Creating value consumers will buy
Target's dividends grew on average in excess of 20% over the past five years. The company's been paying a dividend since 1965, and has consistently increased its payout for the past 44 years.
Looking ahead to 2012, the Minneapolis-based retailer should continue to benefit from repeat customers using its RedCard, which offers shoppers a 5% discount on every item, every day.
Since launching its RedCard last year, sales from card members increased to 9.5% of total sales, up from 5.5% in Target's third quarter of 2010.
Target's strong growth, reliable dividend, and ability to drive repeat business make it a stock worth owning in 2012. Get your investments ready for a winning year, with this special free report that uncovers The Motley Fool's Top Stock for 2012.
- Add ExxonMobil to My Watchlist.
- Add Target to My Watchlist.
- Add AT&T to My Watchlist.
- Add 3M to My Watchlist.
- Add McDonald's to My Watchlist.
- Add Coca-Cola to My Watchlist.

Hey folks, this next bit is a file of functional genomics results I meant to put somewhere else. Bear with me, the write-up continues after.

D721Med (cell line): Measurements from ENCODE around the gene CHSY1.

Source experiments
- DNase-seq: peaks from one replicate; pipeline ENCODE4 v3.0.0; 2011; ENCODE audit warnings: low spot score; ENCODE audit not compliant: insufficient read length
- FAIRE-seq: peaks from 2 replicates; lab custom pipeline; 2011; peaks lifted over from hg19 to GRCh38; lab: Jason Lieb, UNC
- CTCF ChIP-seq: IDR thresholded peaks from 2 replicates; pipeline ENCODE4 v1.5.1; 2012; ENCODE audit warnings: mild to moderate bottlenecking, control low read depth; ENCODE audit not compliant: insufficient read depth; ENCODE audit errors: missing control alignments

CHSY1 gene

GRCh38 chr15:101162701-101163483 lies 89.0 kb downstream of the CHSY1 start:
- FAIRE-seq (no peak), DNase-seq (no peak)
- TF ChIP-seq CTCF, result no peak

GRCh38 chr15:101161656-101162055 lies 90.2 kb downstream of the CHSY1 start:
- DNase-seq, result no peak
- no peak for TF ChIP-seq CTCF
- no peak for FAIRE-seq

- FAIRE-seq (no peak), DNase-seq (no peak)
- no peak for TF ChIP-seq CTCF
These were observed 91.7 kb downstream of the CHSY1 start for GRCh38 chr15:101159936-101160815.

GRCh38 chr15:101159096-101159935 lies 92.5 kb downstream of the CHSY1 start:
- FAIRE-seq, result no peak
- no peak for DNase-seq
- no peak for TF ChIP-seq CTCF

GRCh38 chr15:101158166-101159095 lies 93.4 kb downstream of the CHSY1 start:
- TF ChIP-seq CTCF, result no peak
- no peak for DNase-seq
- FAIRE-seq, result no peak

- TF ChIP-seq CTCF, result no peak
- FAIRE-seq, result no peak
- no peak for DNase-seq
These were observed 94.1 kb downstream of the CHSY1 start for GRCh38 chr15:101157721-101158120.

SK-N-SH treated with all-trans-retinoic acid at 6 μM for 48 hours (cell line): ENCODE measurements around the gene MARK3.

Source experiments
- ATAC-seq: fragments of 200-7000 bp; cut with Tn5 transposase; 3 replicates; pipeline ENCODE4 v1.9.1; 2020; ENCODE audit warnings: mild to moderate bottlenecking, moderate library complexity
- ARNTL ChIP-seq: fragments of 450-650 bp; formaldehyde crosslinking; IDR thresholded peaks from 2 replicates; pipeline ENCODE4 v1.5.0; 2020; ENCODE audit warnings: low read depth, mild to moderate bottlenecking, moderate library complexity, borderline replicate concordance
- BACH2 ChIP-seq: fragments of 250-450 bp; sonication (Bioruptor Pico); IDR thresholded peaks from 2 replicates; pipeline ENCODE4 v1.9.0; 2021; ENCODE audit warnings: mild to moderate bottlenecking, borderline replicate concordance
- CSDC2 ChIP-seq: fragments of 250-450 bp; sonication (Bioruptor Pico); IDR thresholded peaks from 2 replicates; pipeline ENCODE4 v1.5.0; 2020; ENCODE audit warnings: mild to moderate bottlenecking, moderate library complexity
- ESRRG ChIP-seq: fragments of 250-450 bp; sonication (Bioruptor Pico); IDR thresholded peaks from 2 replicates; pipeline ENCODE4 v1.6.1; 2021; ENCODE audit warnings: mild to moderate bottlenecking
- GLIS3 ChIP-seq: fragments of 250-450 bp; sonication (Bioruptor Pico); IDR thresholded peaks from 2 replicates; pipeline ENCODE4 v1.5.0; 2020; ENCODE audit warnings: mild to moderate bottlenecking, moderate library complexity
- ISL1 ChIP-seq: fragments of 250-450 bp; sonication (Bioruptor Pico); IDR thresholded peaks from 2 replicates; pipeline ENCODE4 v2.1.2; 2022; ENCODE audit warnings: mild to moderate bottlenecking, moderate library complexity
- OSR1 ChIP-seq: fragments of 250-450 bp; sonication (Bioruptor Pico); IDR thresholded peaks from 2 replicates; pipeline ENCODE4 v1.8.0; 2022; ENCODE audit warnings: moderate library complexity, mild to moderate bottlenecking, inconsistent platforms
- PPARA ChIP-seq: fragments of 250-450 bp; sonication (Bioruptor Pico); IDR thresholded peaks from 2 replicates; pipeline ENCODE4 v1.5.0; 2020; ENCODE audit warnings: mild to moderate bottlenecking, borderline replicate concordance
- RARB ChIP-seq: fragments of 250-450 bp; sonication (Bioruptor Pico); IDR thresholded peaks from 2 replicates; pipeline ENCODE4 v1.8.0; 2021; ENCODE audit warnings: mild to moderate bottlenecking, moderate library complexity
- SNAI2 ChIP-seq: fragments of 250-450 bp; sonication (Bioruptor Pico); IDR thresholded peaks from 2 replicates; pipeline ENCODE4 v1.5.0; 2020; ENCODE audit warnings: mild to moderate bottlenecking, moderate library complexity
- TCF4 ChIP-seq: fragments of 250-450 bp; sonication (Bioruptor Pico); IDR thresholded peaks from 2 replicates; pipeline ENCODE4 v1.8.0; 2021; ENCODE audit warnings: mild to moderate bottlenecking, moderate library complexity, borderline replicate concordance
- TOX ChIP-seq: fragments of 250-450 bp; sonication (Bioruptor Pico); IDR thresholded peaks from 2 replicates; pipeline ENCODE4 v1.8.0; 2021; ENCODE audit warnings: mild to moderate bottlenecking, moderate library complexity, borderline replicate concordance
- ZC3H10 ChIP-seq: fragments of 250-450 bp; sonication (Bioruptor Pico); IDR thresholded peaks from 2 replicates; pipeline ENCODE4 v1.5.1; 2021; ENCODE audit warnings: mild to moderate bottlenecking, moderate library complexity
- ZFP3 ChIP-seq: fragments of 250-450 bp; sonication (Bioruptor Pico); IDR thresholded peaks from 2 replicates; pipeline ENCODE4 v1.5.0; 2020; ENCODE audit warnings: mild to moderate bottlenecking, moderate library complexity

- Add General Electric to My Watchlist.
- Add Bank of America to My Watchlist.
- Add Abbott Labs to My Watchlist.
At the time this article was published Fool contributor Tamara Rutter owns shares of Target. For more Foolish news and insights follow her on Twitter where she uses the handle @TamaraRutter. The Motley Fool owns shares of Bank of America, Abbott Labs, and Coca-Cola. Motley Fool newsletter services have recommended buying shares of 3M, Coca-Cola, Abbott Labs, and McDonald's, as well as creating a diagonal call position in 3M. Try any of our Foolish newsletter services free for 30 days. We Fools may not all hold the same opinions, but we all believe that considering a diverse range of insights makes us better investors. The Motley Fool has a disclosure policy.